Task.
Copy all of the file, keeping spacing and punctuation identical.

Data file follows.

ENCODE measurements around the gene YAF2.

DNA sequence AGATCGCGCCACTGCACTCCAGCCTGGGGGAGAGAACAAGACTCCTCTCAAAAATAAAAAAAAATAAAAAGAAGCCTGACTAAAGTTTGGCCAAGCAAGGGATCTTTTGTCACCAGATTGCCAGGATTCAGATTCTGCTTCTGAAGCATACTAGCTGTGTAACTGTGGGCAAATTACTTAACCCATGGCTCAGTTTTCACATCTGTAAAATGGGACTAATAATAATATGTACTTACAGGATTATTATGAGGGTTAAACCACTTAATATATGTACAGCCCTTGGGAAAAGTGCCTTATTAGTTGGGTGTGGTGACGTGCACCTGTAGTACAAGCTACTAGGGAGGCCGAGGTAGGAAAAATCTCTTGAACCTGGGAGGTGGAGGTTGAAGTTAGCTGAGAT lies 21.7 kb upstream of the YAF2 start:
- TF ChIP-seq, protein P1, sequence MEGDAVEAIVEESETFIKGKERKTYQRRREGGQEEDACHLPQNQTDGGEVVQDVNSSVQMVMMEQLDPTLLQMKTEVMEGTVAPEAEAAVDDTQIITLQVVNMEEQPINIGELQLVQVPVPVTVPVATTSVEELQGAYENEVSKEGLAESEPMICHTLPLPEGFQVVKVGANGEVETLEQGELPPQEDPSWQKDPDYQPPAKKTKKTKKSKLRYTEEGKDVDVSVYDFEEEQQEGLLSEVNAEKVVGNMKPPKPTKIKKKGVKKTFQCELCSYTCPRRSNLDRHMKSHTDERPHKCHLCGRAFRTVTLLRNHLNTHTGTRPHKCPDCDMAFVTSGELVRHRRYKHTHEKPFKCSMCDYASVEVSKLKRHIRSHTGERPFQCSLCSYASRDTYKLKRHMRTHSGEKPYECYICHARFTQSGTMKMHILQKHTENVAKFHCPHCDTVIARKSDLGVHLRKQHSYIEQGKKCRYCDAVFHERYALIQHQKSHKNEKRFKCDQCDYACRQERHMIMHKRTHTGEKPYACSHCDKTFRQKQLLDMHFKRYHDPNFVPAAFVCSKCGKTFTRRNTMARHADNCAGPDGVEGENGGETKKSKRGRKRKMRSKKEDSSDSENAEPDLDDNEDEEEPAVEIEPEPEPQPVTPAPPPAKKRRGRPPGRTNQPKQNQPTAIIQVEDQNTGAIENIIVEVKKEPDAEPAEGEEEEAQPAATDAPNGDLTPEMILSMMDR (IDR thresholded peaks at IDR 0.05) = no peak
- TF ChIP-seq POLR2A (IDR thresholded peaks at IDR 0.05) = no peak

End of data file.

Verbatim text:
ENCODE measurements around the gene YAF2.

DNA sequence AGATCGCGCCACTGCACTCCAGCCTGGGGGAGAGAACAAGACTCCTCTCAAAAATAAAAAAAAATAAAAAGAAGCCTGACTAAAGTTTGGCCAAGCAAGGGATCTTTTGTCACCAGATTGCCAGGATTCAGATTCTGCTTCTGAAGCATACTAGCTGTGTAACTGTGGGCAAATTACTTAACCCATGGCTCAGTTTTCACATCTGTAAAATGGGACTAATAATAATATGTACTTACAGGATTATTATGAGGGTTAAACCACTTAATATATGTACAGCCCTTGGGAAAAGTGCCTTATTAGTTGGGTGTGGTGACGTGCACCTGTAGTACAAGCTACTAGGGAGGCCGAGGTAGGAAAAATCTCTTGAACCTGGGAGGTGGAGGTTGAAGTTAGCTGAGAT lies 21.7 kb upstream of the YAF2 start:
- TF ChIP-seq, protein P1, sequence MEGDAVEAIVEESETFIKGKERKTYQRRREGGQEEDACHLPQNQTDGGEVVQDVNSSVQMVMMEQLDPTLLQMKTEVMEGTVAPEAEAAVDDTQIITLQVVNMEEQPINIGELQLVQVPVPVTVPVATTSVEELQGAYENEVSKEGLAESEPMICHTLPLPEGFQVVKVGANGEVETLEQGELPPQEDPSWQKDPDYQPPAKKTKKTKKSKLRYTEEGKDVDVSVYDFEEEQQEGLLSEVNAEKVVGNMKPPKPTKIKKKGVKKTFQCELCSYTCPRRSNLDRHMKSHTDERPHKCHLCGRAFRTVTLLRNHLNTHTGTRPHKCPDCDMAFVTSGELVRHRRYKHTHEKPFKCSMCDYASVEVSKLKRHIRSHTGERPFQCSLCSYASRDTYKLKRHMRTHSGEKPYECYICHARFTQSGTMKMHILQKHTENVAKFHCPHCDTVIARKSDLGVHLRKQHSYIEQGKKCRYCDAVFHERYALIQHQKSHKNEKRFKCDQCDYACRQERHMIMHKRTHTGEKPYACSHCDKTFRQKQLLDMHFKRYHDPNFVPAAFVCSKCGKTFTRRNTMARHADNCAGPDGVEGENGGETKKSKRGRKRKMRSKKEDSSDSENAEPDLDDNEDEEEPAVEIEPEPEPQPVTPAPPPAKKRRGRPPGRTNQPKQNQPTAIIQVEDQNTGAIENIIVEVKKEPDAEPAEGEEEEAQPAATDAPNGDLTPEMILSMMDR (IDR thresholded peaks at IDR 0.05) = no peak
- TF ChIP-seq POLR2A (IDR thresholded peaks at IDR 0.05) = no peak